One thing most people don't know about you: I play the drums and love to mountain bike!

The last thing you watched/read: Watched -- Mind of a Chef. Read -- I don't have time to read! Hahaha.

Favorite childhood food memory: Cooking and baking with my mom.

Your biggest influence or inspiration: Daniel Boulud.

Who's your mentor and how do they influence your cooking today?: Michel Blanchet was a master of sauces and during my time with him, that is what I gravitated toward. Chef Blanchet is the one who made me the saucier I am today.

One thing you can't cook without: Good extra virgin olive oil.

What tattoos do you have and why did you get them?: I have done some traveling and try to get ink in every country.

Your favorite food-related book and why: Modernist Cuisine is a great resource book.

I Support
  • Local
  • Community
  • Journalism
  • logo

Support the independent voice of Phoenix and help keep the future of New Times free.

The food trend you're totally over: Cupcakes, Brussels sprouts, and flowers.

The biggest challenge you've faced in your career and how you overcame it: I've been a part of several restaurant openings and they are all challenging! I think the key is to remain fluid and keep your eye on the common goal.

Check out our past Chef and Tell interviews with: Eddie Hantas - Hummus Xpress Jay Bogsinke - St. Francis Dustin Christofolo - Quiessence Blaise and DJ Aki - The Sushi Room Sacha Levine - Rancho Pinot and FnB Andrew Nienke - Cafe Monarch Kevin Lentz - French Grocery Aurore de Beauduy - Vogue Bistro Justin Olsen - Bink's Midtown Marco, Jinette, and Edmundo Meraz - Republica Empanada Brian Peterson - Cork Brian Webb - Hey Joe! Filipino Street Food Lester Gonzalez - Cowboy Ciao Renetto-Mario Etsitty - Tertio German Sega - Roka Akor Marco Bianco - Pizzeria Bianco Brad and Kat Moore - Short Leash Hot Dogs and Sit...Stay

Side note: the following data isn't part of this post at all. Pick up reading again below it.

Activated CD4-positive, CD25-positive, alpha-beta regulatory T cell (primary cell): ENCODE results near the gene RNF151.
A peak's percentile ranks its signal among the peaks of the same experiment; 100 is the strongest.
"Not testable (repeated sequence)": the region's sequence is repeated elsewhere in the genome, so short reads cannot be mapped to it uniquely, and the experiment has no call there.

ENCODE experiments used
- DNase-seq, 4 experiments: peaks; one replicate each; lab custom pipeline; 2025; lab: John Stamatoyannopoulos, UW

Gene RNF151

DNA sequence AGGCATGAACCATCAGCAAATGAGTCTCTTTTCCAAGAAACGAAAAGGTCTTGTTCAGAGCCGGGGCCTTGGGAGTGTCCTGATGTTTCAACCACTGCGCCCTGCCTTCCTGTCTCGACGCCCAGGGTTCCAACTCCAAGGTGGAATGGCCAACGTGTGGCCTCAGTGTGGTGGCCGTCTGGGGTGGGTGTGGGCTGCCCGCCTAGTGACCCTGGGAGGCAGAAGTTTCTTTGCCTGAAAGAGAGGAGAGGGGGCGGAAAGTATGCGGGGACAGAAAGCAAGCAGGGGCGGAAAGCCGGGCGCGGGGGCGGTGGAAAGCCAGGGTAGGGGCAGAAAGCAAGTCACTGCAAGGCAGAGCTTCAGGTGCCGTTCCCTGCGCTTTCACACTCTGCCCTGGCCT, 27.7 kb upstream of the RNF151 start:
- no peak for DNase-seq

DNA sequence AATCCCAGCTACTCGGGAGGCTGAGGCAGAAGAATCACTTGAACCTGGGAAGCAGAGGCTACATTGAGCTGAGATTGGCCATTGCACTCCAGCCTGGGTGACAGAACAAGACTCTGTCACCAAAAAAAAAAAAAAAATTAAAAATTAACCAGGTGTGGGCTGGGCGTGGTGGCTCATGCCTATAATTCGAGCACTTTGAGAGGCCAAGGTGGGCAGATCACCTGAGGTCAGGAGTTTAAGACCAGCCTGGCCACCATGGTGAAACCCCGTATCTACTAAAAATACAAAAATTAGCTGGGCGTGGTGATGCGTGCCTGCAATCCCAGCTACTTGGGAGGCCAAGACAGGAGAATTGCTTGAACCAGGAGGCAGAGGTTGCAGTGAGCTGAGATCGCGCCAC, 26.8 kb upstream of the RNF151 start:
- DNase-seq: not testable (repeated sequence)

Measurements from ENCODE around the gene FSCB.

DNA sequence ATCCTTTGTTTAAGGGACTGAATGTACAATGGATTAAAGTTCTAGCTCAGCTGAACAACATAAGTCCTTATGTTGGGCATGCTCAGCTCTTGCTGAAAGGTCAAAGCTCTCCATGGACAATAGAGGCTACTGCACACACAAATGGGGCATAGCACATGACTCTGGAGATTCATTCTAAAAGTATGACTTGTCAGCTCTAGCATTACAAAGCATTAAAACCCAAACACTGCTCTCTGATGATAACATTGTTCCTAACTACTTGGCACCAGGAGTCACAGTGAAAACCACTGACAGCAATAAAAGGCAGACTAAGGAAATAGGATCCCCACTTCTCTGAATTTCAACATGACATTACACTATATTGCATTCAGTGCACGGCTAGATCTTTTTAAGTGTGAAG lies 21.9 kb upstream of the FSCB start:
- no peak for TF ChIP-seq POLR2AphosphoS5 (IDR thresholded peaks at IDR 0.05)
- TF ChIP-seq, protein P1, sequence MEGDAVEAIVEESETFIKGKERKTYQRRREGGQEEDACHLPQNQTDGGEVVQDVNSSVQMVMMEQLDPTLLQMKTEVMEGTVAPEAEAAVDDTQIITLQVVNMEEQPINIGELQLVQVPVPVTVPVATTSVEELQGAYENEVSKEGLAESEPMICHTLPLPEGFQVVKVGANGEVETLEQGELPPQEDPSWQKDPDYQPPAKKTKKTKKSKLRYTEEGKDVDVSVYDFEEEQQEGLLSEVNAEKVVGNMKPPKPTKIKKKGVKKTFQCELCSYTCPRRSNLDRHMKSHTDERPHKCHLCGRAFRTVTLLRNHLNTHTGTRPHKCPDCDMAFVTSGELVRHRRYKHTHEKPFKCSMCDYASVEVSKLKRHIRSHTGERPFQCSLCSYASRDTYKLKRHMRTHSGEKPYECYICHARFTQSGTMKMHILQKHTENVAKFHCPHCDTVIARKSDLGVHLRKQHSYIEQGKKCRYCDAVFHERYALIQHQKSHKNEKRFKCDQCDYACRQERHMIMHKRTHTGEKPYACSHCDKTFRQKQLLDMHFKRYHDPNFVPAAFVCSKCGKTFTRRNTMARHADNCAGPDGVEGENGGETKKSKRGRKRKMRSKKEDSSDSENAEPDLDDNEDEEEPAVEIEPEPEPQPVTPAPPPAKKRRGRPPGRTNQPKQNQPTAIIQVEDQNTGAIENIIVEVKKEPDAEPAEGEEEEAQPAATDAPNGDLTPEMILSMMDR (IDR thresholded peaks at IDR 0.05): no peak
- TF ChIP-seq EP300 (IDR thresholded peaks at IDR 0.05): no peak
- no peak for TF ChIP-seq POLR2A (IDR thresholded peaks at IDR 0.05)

Follow Chow Bella on Facebook, Twitter, and Pinterest.

Keep Phoenix New Times Free... Since we started Phoenix New Times, it has been defined as the free, independent voice of Phoenix, and we would like to keep it that way. Offering our readers free access to incisive coverage of local news, food and culture. Producing stories on everything from political scandals to the hottest new bands, with gutsy reporting, stylish writing, and staffers who've won everything from the Society of Professional Journalists' Sigma Delta Chi feature-writing award to the Casey Medal for Meritorious Journalism. But with local journalism's existence under siege and advertising revenue setbacks having a larger impact, it is important now more than ever for us to rally support behind funding our local journalism. You can help by participating in our "I Support" membership program, allowing us to keep covering Phoenix with no paywalls.

We use cookies to collect and analyze information on site performance and usage, and to enhance and customize content and advertisements. By clicking 'X' or continuing to use the site, you agree to allow cookies to be placed. To find out more, visit our cookies policy and our privacy policy.

 

Join the New Times community and help support independent local journalism in Phoenix.

 

Join the New Times community and help support independent local journalism in Phoenix.